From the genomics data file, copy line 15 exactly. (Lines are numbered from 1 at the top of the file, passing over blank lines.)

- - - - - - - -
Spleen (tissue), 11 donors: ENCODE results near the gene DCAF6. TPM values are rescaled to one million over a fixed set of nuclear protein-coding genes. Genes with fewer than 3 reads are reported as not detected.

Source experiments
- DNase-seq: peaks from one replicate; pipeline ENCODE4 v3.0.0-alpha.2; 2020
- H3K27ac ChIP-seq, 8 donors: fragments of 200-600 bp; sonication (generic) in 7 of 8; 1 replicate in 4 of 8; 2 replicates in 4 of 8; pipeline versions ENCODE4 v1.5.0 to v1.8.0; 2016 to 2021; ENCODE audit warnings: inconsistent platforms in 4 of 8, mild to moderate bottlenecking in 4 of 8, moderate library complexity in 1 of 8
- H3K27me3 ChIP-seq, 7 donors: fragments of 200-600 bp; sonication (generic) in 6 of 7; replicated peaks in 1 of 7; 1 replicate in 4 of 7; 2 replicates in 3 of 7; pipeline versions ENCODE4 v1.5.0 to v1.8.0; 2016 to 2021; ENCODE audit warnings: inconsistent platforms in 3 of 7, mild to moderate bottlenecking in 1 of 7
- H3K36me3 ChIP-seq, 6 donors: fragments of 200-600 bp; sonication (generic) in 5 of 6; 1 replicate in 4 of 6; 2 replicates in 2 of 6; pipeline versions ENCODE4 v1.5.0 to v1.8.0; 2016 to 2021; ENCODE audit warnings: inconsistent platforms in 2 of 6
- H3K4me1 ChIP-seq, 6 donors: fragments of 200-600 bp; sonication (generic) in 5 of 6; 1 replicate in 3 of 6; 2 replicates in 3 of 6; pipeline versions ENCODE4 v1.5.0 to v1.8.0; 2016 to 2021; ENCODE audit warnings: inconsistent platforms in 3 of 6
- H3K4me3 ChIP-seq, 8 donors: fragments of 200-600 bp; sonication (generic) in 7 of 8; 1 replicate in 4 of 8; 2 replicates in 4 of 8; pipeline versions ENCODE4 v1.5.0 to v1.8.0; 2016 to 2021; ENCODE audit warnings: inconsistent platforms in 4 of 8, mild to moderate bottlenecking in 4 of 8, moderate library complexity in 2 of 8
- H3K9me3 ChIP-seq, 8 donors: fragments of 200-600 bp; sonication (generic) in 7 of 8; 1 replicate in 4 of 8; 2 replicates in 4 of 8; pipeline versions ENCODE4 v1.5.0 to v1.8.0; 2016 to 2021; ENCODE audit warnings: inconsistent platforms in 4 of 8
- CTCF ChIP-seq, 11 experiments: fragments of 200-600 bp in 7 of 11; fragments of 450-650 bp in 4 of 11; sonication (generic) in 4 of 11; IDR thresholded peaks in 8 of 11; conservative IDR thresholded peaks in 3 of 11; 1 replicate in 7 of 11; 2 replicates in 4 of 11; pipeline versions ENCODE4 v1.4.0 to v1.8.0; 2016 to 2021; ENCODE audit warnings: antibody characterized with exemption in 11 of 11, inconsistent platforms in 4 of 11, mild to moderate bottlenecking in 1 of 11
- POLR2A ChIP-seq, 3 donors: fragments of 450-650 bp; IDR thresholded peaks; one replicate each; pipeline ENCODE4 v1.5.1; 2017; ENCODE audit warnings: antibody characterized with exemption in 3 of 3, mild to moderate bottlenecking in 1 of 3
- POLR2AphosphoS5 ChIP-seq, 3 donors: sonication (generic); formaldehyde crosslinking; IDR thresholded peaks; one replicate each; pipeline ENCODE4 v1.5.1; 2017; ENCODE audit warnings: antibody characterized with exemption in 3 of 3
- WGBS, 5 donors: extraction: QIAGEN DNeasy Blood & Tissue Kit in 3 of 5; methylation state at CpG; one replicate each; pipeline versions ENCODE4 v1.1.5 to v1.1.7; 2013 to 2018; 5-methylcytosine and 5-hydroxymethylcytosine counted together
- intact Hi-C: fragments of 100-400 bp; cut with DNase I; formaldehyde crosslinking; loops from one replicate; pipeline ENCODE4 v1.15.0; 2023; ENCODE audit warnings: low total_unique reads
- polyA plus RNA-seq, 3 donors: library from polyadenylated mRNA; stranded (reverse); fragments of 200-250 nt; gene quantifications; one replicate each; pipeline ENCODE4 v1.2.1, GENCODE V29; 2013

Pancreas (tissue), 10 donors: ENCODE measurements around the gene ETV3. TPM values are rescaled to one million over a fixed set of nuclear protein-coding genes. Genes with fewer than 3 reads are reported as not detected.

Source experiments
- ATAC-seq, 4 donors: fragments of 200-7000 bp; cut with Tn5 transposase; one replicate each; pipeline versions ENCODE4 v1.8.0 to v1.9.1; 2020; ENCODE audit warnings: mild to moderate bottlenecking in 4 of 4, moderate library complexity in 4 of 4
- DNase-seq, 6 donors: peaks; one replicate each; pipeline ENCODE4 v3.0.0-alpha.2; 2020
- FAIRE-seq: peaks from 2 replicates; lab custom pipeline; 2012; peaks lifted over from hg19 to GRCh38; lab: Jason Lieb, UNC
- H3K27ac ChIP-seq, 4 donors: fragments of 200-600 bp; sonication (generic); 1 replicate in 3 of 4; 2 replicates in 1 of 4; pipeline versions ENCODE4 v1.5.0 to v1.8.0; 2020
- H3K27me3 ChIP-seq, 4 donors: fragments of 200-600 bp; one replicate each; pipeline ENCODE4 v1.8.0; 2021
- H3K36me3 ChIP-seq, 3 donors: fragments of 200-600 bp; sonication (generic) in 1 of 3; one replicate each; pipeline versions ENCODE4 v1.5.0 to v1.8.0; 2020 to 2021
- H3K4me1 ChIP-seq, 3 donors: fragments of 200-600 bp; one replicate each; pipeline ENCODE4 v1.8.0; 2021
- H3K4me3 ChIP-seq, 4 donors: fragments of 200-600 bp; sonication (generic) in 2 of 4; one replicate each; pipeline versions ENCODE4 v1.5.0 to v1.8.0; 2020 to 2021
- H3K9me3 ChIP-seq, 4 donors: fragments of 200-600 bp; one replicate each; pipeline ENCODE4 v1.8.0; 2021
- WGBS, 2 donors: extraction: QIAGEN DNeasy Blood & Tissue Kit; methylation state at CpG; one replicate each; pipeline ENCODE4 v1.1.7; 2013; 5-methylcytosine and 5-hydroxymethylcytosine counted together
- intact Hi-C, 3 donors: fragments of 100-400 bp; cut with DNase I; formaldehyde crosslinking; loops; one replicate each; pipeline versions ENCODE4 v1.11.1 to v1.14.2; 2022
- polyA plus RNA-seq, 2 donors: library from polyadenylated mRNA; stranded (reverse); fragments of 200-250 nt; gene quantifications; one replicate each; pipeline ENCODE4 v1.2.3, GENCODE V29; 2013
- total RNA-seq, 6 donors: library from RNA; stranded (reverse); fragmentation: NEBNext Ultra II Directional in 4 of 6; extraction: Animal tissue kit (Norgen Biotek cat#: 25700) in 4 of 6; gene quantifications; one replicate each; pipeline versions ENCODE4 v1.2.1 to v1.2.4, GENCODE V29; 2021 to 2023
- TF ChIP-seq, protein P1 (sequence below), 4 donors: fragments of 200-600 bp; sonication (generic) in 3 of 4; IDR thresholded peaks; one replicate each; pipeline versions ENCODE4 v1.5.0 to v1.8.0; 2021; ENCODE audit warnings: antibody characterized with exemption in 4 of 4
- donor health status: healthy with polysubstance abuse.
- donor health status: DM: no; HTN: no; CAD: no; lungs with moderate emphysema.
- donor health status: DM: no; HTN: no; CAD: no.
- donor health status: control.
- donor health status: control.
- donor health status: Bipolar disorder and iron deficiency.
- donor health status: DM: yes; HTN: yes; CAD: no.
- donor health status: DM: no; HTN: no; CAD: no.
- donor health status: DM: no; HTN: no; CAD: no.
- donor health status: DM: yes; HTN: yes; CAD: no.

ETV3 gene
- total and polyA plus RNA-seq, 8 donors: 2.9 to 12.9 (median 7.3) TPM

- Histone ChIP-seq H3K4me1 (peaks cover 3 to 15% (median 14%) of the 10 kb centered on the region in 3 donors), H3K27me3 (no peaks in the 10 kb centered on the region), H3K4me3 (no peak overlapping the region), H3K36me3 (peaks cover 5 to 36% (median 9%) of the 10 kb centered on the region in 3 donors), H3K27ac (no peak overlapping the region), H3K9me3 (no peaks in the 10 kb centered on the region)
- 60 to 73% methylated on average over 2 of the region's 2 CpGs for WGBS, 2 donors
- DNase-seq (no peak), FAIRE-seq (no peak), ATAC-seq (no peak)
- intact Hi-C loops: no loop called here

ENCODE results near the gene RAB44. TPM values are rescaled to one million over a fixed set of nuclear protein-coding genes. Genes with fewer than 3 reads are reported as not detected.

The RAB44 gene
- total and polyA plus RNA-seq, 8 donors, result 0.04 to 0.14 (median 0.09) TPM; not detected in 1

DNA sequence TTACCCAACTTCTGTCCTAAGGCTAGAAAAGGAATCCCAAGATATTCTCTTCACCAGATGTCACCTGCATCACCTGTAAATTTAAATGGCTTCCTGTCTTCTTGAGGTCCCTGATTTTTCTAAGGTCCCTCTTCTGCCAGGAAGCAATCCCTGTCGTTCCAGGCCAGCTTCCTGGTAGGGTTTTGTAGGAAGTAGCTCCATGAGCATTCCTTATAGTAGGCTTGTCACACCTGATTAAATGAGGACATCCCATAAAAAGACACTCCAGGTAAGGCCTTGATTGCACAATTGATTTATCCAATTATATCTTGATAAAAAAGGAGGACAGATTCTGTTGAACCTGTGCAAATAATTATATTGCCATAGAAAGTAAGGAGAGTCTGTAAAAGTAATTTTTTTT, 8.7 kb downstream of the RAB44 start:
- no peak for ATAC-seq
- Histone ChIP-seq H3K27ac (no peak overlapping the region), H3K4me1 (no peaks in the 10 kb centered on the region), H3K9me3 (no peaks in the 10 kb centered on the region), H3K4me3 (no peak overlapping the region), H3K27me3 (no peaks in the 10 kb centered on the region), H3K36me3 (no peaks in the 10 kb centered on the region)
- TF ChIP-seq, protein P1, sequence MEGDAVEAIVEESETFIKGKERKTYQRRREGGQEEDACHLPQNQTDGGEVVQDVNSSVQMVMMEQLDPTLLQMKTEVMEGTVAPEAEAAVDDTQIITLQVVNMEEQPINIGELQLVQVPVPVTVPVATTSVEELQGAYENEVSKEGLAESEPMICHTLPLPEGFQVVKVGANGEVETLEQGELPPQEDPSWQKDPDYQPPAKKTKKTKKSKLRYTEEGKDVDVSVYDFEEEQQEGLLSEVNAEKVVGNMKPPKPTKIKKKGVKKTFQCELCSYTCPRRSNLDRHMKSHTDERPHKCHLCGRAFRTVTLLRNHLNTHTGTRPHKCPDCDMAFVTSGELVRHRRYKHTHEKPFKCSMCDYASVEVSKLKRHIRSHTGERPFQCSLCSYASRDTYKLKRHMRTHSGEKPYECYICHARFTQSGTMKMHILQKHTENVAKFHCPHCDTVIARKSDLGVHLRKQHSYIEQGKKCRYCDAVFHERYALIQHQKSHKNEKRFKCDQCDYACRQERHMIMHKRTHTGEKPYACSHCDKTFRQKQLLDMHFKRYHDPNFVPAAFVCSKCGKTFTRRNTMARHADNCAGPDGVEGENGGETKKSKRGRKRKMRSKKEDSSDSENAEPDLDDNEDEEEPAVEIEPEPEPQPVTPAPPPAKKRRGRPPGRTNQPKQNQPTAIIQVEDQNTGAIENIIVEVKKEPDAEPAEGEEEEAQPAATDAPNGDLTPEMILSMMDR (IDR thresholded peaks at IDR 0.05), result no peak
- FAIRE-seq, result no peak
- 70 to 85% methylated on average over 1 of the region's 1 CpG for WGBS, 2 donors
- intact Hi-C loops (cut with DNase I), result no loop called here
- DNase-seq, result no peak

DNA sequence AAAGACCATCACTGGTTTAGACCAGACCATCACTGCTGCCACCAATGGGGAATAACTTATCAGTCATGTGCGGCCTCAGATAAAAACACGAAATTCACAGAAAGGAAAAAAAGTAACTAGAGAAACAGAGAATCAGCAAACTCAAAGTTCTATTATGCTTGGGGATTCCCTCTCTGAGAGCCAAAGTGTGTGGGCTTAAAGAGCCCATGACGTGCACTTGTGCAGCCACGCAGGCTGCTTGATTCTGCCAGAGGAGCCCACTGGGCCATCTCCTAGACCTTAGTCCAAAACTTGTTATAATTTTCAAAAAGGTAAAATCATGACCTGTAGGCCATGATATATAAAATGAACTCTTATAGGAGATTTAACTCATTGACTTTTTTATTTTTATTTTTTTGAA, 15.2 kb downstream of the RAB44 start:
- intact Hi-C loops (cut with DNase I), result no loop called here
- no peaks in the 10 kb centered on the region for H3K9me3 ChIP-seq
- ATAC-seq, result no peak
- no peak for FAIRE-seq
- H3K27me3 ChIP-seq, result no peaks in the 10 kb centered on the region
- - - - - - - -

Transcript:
- polyA plus RNA-seq, 3 donors: library from polyadenylated mRNA; stranded (reverse); fragments of 200-250 nt; gene quantifications; one replicate each; pipeline ENCODE4 v1.2.1, GENCODE V29; 2013